Datacenters are in the midst of a rapid transition into something more orderly, and more efficient in cost, power and human effort – unless the germs of chaos infect the future datacenter, according to research firm Gartner.
In a pitch for a big datacenter conference Nov. 25-26 in London, Gartner addressed datacenter managers eager to keep their facilities relevant and effective with an outline of what not to do during the next few years to keep from having to re-orient and start all over again. “Historically, data centers have been viewed solely as service delivery centers in which cost and risk must be balanced,” according to Rakesh Kumar, VP and analyst at Gartner.
As the long-running global recession continues to ebb, and the effect of multiple disruptive technologies (mobile, cloud, social media, information/analytics) changes expectations of what a datacenter should be able to deliver, datacenters will have to be quicker to respond to changes in the business environment, and not simply keep an eye on technological evolution, Kumar said in a statement announcing the outline.
“Over the next five to 10 years most organizations will need to change their approach to previous data center strategies used in the last five to seven years,” he wrote. “Agility, a critical third variable, will become increasingly important in future.”
Much of the advice is unsurprising. Power efficiency has become so important a topic during the past decade that most datacenters have already considered or are in the process of adopting energy efficient processors, memory, storage and computing systems.
Most datacenter managers will also have heard recommendations that they invest in better tools to allow enterprise datacenter managers to do more in less time, make disaster recovery a part of the core datacenter strategy, modernize datacenter facilities and transform consolidation and efficiency optimization into a continuing priority rather than a one-time effort.
One suggestion, managing capacity by vastly increasing the volume of usage data being considered and deeper analysis of the trends within it, is unfortunate only because it is one of the rare instances in which technology IT normally recommends for the benefit of business units can be turned to help IT make better decisions as well.
The hard point of data on which many of the other recommendations depend, however, comes from Gartner surveys projecting the kinds of fundamental platform changes that datacenters are going through right now.
During the next five years, according to Gartner, the mix of operating systems in the average datacenter will change to include fewer Linux systems and far fewer UNIX systems, which are already on the way out. Instead, Windows servers will become the norm and mainframish boxes running IBM’s Z/OS will expand, at least in some areas, as high-volume transaction processors.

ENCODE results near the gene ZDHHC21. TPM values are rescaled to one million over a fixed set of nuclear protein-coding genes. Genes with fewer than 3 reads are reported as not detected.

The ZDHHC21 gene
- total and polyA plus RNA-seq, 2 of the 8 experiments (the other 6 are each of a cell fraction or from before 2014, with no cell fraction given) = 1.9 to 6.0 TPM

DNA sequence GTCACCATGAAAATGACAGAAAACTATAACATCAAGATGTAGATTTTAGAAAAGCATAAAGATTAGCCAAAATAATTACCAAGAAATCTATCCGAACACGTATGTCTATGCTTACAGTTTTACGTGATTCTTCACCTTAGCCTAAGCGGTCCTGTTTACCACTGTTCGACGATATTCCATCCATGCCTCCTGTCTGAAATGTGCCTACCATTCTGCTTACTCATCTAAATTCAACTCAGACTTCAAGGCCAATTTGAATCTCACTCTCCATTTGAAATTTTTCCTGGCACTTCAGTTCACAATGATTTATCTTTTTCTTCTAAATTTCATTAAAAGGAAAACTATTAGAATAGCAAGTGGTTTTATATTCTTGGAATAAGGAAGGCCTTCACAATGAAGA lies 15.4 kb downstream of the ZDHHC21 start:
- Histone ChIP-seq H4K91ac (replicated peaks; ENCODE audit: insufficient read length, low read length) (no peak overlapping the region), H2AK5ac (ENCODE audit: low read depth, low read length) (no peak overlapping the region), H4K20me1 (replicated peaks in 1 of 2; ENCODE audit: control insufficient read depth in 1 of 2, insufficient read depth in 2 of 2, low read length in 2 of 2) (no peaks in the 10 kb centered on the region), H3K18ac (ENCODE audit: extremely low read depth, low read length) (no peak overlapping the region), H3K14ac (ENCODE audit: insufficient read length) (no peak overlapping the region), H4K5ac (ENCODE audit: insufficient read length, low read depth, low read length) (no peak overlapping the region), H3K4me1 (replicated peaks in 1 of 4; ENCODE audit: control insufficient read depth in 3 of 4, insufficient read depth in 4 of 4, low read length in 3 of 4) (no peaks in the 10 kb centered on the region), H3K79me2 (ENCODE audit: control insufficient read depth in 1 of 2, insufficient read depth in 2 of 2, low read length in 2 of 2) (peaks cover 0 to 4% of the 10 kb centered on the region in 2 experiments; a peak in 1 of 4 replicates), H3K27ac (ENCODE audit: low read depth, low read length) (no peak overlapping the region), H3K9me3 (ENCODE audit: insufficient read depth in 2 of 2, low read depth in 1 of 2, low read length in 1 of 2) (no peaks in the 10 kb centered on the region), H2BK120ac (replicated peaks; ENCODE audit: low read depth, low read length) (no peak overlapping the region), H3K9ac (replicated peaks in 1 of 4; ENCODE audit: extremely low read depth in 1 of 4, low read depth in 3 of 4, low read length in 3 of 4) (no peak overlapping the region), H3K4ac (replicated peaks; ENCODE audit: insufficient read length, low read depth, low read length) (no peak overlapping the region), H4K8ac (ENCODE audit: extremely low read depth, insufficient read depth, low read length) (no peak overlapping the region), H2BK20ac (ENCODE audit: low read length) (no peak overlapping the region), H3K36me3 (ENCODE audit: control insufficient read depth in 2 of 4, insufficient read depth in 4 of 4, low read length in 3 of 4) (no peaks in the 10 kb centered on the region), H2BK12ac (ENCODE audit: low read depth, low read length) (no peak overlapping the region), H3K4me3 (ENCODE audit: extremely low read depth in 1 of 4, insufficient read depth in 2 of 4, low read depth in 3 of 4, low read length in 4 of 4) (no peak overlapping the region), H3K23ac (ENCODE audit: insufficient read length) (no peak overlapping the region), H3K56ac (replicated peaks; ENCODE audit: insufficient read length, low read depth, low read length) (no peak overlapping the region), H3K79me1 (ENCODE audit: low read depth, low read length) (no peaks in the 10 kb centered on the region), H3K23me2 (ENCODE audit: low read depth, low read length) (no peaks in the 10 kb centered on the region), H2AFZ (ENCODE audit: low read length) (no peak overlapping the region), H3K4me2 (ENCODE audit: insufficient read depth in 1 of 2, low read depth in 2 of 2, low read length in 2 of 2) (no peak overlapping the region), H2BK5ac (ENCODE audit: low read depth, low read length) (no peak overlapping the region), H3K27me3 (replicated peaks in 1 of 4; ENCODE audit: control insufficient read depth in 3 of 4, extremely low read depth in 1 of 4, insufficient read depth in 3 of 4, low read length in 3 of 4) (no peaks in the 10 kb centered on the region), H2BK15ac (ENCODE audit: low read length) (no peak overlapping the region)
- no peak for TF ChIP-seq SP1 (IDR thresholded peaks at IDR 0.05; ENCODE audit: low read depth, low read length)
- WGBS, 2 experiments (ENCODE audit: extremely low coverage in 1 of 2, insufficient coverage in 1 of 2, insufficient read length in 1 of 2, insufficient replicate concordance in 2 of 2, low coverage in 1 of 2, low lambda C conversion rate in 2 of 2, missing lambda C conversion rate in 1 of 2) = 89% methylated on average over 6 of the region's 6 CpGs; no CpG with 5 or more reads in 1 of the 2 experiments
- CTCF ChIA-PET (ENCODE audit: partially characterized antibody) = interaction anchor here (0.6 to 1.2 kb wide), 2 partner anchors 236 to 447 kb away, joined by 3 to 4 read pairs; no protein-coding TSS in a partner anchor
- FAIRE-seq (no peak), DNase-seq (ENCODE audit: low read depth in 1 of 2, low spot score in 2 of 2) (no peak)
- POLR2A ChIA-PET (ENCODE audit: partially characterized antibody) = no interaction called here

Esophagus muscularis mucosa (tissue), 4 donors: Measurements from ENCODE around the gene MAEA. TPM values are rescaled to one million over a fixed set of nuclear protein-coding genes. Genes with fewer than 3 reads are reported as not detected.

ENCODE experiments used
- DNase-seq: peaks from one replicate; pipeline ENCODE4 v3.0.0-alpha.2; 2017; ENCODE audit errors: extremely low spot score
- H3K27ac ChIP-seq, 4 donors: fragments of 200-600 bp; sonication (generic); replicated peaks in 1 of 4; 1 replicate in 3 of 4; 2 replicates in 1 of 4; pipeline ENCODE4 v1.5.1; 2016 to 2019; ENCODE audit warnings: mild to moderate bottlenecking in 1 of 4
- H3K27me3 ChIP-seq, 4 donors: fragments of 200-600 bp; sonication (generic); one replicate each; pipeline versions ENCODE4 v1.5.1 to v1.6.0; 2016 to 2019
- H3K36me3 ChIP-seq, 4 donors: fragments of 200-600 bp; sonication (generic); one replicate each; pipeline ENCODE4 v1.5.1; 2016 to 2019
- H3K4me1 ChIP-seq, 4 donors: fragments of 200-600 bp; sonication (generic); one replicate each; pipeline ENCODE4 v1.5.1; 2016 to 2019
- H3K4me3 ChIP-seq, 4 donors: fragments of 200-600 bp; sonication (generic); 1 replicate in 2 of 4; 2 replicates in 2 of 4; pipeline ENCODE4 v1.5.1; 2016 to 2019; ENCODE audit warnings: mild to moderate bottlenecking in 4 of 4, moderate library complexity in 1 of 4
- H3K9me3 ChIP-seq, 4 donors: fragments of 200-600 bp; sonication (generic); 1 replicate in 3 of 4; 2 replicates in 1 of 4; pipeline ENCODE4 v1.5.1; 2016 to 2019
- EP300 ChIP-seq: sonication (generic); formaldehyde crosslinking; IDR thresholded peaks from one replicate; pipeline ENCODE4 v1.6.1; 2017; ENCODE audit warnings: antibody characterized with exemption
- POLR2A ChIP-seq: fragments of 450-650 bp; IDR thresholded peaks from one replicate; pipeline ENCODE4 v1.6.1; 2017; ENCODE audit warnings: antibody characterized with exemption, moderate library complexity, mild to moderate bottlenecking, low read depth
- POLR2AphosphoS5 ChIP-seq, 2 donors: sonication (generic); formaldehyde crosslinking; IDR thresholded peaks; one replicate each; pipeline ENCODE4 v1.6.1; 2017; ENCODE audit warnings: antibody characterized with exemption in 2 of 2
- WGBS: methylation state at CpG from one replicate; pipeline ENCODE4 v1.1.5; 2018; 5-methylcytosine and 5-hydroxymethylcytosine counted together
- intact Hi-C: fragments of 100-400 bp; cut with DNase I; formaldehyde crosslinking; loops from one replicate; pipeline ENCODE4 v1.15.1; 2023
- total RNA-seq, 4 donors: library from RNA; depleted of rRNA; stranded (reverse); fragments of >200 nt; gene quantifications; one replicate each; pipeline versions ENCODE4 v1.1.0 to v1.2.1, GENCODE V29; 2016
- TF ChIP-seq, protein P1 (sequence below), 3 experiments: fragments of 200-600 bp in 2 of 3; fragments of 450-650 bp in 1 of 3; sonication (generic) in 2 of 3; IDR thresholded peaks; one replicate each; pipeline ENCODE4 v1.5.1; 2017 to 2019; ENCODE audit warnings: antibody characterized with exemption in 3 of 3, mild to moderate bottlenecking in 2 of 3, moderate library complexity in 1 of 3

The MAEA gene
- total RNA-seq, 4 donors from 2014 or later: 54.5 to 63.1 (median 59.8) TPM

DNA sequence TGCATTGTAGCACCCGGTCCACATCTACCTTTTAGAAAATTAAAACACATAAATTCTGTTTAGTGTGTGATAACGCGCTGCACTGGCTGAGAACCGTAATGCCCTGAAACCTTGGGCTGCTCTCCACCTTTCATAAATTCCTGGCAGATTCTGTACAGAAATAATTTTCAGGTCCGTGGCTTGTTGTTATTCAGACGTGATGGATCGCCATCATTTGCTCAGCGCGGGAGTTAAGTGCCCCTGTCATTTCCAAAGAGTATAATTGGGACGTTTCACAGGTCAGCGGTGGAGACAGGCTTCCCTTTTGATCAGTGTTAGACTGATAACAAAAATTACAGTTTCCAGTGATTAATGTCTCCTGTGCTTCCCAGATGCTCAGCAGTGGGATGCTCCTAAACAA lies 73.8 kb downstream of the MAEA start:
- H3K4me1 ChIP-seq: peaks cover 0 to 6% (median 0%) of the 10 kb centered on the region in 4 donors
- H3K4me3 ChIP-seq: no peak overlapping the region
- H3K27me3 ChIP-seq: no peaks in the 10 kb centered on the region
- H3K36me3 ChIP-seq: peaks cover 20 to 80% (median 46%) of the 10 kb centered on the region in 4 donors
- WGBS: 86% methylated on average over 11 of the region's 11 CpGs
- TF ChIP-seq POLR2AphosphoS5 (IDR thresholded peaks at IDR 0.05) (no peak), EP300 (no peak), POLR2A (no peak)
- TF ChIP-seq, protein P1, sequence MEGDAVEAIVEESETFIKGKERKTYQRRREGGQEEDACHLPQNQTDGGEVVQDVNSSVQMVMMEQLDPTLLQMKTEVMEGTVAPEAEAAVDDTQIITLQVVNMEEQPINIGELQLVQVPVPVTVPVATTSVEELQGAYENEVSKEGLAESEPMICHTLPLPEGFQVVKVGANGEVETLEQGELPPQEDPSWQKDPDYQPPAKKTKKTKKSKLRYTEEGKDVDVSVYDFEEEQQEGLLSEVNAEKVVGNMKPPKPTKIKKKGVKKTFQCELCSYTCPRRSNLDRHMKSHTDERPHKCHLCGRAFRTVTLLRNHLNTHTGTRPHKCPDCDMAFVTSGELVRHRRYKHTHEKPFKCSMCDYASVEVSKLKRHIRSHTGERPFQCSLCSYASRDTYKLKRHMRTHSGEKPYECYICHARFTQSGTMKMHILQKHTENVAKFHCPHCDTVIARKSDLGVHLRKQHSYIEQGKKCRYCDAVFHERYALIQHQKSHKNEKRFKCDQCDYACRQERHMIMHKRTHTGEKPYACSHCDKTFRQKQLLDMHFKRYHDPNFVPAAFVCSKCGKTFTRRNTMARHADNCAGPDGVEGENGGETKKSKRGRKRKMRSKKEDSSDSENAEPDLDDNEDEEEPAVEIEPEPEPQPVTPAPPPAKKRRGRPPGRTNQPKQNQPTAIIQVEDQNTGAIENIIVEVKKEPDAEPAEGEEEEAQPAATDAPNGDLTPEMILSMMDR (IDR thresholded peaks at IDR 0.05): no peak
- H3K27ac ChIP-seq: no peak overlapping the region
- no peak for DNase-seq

In fact, Gartner recommends users start projects by 2014 to move all a company’s applications from UNIX to other operating systems except those with “extreme uptime, latency and compliance requirements.” Those can wait until 2017 to start their migration.
Gartner still recommends that datacenters use a variety of architectures and delivery models, but the definition of variety has changed. Rather than keeping pools of all the major hardware platforms and operating systems inside the building, diversity comes from the cloud.
Using a range of outsourcers, single-application service providers, infrastructure-, platform- or management services from public cloud-service providers gives datacenters a presence on all the hardware and OSes its service providers support, without the cost or trouble of maintaining everything themselves.
During the next decade, all the various XaaS micro-markets will converge, however, into a single, diverse cloud-computing platform that can provide a good chunk of the infrastructure even for large companies, according to Kumar.
The year 2016 will be a pivotal one for datacenters, as hybrid clouds replace private cloud in large companies, more than half of the average IT budget goes to services provided by datacenters owned by someone else, and – by the end of 2017 – half of all large companies rely on hybrid cloud models rather than private.
“There is a flawed perception of cloud computing as one large phenomenon,” according to Gartner analyst Chris Howard, who wrote the report. “Cloud computing is actually a spectrum of things complementing one another and building on a foundation of sharing. Inherent dualities in the cloud computing phenomenon are spawning divergent strategies for cloud computing success.”
That doesn’t mean it will be possible to build a successful enterprise datacenter operation by calling for take-out services, however. No matter in whose cloud the machines live that actually deliver them, the IT services on which a company depends have to be chosen, tailored, managed and developed by specialists who understand how to support the priorities of their company alone, rather than the wide customer base most cloud providers serve.
“These eight critical forces are the major factors to consider when developing a data center strategy,” Kumar said in the announcement of his report. “Individually and taken together, they will determine the appropriate level of risk, cost and agility that data centers will carry and provide for the business.”
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